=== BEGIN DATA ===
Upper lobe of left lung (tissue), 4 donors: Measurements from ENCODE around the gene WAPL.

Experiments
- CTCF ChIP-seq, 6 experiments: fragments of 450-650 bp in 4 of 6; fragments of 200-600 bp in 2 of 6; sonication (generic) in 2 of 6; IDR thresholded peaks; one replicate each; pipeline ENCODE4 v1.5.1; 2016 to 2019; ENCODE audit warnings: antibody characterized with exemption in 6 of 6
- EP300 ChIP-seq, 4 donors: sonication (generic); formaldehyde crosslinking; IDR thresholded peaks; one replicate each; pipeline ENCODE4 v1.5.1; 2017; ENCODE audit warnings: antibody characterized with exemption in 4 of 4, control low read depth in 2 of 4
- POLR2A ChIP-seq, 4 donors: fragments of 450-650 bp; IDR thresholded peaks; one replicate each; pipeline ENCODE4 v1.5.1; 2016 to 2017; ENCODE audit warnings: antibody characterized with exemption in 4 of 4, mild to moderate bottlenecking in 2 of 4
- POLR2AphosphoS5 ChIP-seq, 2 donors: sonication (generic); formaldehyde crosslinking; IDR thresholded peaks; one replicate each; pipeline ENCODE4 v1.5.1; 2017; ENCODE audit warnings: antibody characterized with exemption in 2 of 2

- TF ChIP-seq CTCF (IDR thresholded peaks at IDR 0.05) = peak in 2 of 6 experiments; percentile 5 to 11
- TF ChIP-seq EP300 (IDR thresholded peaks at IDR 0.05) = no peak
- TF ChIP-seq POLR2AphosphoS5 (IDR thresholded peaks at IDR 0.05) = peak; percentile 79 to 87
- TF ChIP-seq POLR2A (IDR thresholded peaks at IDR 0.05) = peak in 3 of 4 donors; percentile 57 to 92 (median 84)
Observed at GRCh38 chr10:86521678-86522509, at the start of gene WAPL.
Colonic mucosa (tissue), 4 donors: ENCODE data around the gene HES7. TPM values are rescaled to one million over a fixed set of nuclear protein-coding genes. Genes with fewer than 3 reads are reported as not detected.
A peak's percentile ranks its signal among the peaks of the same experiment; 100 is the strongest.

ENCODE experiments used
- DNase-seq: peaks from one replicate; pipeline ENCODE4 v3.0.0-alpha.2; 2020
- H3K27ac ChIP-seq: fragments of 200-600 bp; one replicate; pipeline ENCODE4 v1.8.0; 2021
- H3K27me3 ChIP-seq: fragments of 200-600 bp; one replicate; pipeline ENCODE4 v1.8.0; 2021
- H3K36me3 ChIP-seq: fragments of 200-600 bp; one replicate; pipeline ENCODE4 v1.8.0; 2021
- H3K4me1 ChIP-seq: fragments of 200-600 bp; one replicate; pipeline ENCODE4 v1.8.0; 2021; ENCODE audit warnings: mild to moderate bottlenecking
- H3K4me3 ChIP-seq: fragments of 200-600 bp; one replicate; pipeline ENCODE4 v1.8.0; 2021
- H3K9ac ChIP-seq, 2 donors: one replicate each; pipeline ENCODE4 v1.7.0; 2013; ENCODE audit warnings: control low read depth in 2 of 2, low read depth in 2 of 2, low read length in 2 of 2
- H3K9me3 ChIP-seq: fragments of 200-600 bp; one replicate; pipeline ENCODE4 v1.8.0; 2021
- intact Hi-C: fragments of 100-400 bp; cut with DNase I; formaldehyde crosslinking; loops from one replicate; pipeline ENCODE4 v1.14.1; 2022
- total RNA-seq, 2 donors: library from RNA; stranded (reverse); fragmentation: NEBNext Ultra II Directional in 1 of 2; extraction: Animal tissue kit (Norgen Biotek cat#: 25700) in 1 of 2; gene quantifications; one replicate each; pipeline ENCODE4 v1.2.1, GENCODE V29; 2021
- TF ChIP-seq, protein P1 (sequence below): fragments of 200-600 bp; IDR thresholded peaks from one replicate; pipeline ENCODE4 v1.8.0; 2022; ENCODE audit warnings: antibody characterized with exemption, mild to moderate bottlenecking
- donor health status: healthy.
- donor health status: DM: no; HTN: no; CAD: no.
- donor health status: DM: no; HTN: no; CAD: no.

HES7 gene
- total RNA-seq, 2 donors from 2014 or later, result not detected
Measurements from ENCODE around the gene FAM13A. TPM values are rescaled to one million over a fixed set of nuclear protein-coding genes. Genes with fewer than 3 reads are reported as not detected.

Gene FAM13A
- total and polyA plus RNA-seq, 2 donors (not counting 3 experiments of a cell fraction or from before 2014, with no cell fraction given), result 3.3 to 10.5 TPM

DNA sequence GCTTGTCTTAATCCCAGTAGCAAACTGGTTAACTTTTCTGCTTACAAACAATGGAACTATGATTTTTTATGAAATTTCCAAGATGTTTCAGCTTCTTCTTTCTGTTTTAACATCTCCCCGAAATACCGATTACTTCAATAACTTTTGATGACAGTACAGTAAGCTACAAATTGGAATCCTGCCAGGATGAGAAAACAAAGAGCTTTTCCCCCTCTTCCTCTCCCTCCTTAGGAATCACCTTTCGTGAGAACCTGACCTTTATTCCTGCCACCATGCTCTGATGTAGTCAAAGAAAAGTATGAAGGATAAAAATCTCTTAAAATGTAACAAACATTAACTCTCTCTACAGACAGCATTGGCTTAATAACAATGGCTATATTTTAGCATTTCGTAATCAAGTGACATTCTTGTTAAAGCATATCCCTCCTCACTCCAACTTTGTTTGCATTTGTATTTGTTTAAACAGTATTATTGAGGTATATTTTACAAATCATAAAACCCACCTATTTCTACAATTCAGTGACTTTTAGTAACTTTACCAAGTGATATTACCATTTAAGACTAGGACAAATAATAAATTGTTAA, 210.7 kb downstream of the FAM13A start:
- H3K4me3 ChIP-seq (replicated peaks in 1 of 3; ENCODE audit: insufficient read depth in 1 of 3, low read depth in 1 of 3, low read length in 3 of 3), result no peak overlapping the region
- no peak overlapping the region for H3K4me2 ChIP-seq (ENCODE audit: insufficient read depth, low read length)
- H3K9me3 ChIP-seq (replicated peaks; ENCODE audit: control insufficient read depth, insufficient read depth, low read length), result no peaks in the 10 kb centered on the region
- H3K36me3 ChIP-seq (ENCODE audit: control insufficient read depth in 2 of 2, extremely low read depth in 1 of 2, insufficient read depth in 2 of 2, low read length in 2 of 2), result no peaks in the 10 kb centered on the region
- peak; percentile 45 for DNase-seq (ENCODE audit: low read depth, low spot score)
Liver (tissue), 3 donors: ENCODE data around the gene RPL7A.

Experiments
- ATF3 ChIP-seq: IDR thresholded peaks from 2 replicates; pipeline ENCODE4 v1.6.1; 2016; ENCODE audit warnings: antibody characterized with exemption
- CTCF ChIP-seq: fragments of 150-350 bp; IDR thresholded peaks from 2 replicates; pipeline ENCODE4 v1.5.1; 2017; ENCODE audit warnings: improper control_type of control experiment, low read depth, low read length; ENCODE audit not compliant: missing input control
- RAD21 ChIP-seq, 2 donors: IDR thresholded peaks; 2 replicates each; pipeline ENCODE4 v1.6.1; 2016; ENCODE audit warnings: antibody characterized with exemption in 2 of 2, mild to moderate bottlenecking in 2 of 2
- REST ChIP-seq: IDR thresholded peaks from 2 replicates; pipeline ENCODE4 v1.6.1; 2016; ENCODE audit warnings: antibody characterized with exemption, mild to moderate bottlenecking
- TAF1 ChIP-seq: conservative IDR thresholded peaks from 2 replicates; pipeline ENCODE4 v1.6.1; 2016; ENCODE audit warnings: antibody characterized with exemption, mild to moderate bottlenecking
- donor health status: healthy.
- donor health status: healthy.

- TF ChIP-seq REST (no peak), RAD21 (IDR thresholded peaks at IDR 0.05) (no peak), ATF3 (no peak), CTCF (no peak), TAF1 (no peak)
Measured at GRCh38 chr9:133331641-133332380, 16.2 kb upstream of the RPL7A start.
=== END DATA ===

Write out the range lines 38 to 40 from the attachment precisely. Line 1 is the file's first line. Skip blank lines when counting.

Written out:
- H3K36me3 ChIP-seq (ENCODE audit: control insufficient read depth in 2 of 2, extremely low read depth in 1 of 2, insufficient read depth in 2 of 2, low read length in 2 of 2), result no peaks in the 10 kb centered on the region
- peak; percentile 45 for DNase-seq (ENCODE audit: low read depth, low spot score)
Liver (tissue), 3 donors: ENCODE data around the gene RPL7A.